Technology for Domestic Violence Survivors
Can technology help victims of domestic violence to seek help discreetly?
People who suffer from domestic violence are often unsure of where to turn, and many are afraid of the consequences of looking for help. We are working with the Angelou Centre – a Newcastle-based support centre for black and ethnic minority women – to design and develop technologies that can provide this vital assistance.
The project – known as Electronic Footprints in the Sand – looks at technologies that may help to hide domestic violence victims’ internet searches and call/text logs on their phone from their abuser, and provide victims with ways to call for help when they feel threatened. These prototypes are being trialled to ensure they are effective and easy to use, even if the user has little understanding of technology.
There are several websites out there that provide support and advice for people who are experiencing domestic violence. But what if partners check their search history and discover what they’ve been doing?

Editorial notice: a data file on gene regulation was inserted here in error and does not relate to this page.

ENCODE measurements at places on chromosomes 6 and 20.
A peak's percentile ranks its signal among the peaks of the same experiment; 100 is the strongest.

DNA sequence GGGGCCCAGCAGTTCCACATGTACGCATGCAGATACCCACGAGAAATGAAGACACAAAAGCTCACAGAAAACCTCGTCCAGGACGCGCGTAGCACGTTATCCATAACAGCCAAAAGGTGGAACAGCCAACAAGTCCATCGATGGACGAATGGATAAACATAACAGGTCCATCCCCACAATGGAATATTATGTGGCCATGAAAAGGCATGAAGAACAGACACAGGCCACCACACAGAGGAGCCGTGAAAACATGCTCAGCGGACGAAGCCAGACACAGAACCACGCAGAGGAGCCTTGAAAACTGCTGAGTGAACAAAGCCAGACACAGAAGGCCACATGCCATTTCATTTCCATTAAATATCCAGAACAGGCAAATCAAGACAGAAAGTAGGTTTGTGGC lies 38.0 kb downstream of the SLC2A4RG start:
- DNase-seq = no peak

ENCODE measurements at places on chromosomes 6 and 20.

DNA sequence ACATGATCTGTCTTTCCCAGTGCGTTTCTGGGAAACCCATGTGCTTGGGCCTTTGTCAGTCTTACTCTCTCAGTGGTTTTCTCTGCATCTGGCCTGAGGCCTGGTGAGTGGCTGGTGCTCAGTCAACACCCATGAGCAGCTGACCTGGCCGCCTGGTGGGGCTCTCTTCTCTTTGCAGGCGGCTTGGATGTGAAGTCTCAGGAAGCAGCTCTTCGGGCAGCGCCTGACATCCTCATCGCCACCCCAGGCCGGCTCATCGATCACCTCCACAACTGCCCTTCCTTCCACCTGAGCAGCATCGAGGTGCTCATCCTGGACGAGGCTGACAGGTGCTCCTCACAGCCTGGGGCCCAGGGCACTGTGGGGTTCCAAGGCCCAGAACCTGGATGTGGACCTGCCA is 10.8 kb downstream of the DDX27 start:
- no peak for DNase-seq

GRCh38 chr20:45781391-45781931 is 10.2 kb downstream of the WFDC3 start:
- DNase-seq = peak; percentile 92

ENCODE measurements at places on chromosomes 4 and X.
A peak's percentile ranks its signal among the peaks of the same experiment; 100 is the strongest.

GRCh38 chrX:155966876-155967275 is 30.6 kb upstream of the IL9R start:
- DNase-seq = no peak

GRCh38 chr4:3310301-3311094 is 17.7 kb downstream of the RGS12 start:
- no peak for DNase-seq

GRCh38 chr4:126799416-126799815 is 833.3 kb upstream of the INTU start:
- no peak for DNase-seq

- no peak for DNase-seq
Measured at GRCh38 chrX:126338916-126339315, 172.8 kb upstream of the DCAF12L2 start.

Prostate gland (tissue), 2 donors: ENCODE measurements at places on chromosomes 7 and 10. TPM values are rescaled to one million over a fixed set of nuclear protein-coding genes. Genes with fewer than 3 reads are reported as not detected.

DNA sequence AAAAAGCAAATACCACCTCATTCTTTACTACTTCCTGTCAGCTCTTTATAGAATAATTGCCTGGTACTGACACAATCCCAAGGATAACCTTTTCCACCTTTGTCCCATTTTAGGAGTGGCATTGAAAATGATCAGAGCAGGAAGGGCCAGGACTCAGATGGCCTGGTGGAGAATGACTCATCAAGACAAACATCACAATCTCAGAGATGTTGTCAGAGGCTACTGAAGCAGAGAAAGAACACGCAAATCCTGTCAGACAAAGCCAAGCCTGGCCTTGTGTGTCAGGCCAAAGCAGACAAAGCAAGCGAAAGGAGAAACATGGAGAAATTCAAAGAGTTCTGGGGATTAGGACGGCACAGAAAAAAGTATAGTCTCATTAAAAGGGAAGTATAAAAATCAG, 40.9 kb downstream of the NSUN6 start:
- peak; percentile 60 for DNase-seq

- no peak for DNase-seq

It may look like a run-of-the-mill app, but our “cleaner app” plays a secret role in helping victims cover their tracks. The app can be used to erase records of texts, calls, and searches involving domestic violence support groups, and can remove records of site visits relating to certain keywords. The aim is to hide evidence that the person has sought help, without suspiciously erasing the entire search history.
Emms M, Arief B, van Moorsel A. Electronic Footprints in the Sand: Technologies for Assisting Domestic Violence Survivors. In: Annual Privacy Forum 2012. 2012, Limassol, Cyprus.
van Moorsel A, Emms M, Rendall G, Arief B. Digital Strategy for the Social Inclusion of Survivors of Domestic Violence. Newcastle upon Tyne: School of Computing Science, University of Newcastle upon Tyne, 2011. School of Computing Science Technical Report Series 1277.